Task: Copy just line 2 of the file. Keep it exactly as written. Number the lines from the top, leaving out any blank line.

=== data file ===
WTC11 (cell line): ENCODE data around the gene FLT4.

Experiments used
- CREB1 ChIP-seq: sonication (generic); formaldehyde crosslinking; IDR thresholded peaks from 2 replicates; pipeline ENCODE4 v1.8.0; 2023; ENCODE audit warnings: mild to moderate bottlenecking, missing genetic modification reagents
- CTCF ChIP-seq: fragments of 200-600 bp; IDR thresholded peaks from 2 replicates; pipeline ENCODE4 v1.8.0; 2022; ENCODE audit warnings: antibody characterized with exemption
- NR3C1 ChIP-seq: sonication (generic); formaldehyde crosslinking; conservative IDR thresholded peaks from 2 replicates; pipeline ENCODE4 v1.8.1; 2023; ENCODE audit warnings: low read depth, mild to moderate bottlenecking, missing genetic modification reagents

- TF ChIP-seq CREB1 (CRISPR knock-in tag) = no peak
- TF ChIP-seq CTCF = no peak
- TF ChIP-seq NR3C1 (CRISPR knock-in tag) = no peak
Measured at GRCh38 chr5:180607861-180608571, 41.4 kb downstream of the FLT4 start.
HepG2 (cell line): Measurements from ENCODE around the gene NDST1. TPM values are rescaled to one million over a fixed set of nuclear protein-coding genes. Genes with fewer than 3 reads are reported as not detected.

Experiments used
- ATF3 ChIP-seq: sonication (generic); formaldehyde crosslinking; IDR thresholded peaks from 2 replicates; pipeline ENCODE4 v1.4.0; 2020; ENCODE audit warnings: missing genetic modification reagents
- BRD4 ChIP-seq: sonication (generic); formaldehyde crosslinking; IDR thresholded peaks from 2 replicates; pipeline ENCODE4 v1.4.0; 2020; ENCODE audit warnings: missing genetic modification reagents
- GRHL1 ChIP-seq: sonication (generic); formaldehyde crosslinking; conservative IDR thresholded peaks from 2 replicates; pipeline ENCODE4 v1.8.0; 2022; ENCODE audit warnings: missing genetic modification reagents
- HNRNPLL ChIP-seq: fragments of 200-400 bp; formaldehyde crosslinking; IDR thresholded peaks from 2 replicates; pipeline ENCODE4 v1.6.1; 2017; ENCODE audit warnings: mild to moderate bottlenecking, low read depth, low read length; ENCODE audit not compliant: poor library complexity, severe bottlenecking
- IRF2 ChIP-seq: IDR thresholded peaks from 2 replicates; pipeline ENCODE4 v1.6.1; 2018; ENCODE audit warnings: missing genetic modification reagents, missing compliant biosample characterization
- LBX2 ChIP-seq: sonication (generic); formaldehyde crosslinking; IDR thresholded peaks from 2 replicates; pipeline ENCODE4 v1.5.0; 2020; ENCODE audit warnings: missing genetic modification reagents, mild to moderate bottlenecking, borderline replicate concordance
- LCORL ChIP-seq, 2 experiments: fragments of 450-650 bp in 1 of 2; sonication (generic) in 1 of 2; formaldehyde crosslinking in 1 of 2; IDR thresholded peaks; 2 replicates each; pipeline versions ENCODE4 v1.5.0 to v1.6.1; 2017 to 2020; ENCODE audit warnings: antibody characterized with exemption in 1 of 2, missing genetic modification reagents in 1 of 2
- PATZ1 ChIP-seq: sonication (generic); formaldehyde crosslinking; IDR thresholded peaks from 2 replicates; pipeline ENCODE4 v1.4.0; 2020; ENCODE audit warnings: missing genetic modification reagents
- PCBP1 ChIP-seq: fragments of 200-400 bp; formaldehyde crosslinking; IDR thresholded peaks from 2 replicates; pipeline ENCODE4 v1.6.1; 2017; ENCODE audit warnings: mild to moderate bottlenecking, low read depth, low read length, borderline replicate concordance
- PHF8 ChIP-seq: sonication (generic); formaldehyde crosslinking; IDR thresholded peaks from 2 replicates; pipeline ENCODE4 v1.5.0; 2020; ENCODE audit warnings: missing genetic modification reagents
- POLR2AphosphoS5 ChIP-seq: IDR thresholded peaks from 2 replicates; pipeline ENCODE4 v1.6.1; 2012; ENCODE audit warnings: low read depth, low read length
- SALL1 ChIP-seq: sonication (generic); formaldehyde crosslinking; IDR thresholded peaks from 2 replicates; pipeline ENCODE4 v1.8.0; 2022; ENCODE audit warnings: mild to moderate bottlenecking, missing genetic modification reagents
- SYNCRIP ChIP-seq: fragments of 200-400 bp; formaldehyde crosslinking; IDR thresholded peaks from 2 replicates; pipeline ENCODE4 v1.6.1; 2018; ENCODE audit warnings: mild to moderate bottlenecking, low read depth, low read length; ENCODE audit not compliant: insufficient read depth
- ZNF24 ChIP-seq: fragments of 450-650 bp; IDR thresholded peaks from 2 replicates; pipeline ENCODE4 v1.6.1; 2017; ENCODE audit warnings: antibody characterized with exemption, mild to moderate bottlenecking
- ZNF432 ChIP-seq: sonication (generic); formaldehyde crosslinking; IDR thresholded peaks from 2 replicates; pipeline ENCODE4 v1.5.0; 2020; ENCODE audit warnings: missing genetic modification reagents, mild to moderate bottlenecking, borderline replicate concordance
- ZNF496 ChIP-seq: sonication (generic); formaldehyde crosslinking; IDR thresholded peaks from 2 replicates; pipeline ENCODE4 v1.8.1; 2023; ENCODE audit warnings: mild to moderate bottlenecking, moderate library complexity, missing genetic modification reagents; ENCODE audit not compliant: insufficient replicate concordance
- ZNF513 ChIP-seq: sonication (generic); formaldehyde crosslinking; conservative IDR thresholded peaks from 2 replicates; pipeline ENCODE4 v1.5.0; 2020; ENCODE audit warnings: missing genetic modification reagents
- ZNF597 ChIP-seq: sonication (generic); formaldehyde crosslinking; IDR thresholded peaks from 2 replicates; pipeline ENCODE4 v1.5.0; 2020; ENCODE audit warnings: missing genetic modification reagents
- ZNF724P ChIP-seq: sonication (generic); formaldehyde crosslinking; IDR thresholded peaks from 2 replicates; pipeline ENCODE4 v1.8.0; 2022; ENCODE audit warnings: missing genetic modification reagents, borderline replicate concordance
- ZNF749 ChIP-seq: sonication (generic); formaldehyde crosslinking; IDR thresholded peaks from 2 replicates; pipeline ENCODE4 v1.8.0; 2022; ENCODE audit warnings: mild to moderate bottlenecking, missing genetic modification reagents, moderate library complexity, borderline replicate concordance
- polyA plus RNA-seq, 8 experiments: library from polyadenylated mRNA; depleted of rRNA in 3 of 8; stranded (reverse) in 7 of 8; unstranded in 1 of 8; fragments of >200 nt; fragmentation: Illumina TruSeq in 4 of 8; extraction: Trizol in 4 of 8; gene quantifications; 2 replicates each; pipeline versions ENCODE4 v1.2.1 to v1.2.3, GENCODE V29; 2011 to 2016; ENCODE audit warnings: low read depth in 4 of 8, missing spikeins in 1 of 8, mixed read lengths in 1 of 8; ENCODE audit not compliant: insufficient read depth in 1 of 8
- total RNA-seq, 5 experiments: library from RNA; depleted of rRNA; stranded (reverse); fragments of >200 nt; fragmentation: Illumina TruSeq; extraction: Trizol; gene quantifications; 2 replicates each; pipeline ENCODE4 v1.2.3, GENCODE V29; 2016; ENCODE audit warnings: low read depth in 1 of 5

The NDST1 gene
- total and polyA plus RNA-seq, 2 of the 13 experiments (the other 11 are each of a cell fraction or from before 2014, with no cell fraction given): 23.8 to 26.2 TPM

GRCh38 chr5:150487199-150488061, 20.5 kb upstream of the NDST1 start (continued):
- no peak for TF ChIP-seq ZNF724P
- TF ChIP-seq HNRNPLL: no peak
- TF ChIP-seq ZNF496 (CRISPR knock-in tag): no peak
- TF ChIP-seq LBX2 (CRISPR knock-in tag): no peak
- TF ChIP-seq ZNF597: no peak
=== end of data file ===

Experiments used